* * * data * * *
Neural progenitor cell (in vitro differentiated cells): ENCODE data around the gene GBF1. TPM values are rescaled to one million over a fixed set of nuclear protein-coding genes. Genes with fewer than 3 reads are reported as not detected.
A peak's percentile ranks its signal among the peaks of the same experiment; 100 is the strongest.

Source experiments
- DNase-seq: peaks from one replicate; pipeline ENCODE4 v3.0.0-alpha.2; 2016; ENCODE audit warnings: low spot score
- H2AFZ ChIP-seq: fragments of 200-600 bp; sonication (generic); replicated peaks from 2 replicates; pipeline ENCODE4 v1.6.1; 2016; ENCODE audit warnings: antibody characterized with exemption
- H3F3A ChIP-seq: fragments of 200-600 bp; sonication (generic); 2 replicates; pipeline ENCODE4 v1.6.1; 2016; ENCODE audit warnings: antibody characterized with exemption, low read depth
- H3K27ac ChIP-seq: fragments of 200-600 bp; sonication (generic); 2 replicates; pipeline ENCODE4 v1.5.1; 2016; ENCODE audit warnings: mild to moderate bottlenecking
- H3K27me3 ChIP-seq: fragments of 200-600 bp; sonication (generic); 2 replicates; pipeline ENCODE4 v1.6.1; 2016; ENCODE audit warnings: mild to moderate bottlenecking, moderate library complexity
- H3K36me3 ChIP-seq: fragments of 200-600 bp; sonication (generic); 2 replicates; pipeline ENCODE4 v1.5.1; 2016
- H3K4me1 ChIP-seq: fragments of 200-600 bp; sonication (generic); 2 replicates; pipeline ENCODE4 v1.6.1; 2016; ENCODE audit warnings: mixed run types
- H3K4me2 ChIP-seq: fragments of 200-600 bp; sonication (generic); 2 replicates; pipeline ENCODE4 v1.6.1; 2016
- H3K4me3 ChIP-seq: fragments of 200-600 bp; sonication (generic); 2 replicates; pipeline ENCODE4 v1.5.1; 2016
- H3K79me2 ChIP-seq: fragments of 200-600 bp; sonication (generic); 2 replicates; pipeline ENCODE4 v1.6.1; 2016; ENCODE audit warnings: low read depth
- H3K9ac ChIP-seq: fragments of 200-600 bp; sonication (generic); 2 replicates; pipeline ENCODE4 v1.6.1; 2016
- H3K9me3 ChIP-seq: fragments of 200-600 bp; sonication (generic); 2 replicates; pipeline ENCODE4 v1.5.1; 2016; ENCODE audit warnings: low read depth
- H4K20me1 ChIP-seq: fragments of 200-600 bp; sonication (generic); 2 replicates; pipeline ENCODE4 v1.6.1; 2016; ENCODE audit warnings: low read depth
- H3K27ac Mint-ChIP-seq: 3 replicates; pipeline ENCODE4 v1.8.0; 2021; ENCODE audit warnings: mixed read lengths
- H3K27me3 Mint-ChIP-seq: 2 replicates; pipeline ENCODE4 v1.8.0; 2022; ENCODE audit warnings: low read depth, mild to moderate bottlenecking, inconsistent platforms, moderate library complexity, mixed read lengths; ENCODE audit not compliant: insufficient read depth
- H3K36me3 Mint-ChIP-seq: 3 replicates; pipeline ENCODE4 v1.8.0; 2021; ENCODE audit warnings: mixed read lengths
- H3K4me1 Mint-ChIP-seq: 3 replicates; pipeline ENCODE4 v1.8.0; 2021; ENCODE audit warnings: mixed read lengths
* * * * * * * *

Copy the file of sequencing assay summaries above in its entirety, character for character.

Neural progenitor cell (in vitro differentiated cells): ENCODE data around the gene GBF1. TPM values are rescaled to one million over a fixed set of nuclear protein-coding genes. Genes with fewer than 3 reads are reported as not detected.
A peak's percentile ranks its signal among the peaks of the same experiment; 100 is the strongest.

Source experiments
- DNase-seq: peaks from one replicate; pipeline ENCODE4 v3.0.0-alpha.2; 2016; ENCODE audit warnings: low spot score
- H2AFZ ChIP-seq: fragments of 200-600 bp; sonication (generic); replicated peaks from 2 replicates; pipeline ENCODE4 v1.6.1; 2016; ENCODE audit warnings: antibody characterized with exemption
- H3F3A ChIP-seq: fragments of 200-600 bp; sonication (generic); 2 replicates; pipeline ENCODE4 v1.6.1; 2016; ENCODE audit warnings: antibody characterized with exemption, low read depth
- H3K27ac ChIP-seq: fragments of 200-600 bp; sonication (generic); 2 replicates; pipeline ENCODE4 v1.5.1; 2016; ENCODE audit warnings: mild to moderate bottlenecking
- H3K27me3 ChIP-seq: fragments of 200-600 bp; sonication (generic); 2 replicates; pipeline ENCODE4 v1.6.1; 2016; ENCODE audit warnings: mild to moderate bottlenecking, moderate library complexity
- H3K36me3 ChIP-seq: fragments of 200-600 bp; sonication (generic); 2 replicates; pipeline ENCODE4 v1.5.1; 2016
- H3K4me1 ChIP-seq: fragments of 200-600 bp; sonication (generic); 2 replicates; pipeline ENCODE4 v1.6.1; 2016; ENCODE audit warnings: mixed run types
- H3K4me2 ChIP-seq: fragments of 200-600 bp; sonication (generic); 2 replicates; pipeline ENCODE4 v1.6.1; 2016
- H3K4me3 ChIP-seq: fragments of 200-600 bp; sonication (generic); 2 replicates; pipeline ENCODE4 v1.5.1; 2016
- H3K79me2 ChIP-seq: fragments of 200-600 bp; sonication (generic); 2 replicates; pipeline ENCODE4 v1.6.1; 2016; ENCODE audit warnings: low read depth
- H3K9ac ChIP-seq: fragments of 200-600 bp; sonication (generic); 2 replicates; pipeline ENCODE4 v1.6.1; 2016
- H3K9me3 ChIP-seq: fragments of 200-600 bp; sonication (generic); 2 replicates; pipeline ENCODE4 v1.5.1; 2016; ENCODE audit warnings: low read depth
- H4K20me1 ChIP-seq: fragments of 200-600 bp; sonication (generic); 2 replicates; pipeline ENCODE4 v1.6.1; 2016; ENCODE audit warnings: low read depth
- H3K27ac Mint-ChIP-seq: 3 replicates; pipeline ENCODE4 v1.8.0; 2021; ENCODE audit warnings: mixed read lengths
- H3K27me3 Mint-ChIP-seq: 2 replicates; pipeline ENCODE4 v1.8.0; 2022; ENCODE audit warnings: low read depth, mild to moderate bottlenecking, inconsistent platforms, moderate library complexity, mixed read lengths; ENCODE audit not compliant: insufficient read depth
- H3K36me3 Mint-ChIP-seq: 3 replicates; pipeline ENCODE4 v1.8.0; 2021; ENCODE audit warnings: mixed read lengths
- H3K4me1 Mint-ChIP-seq: 3 replicates; pipeline ENCODE4 v1.8.0; 2021; ENCODE audit warnings: mixed read lengths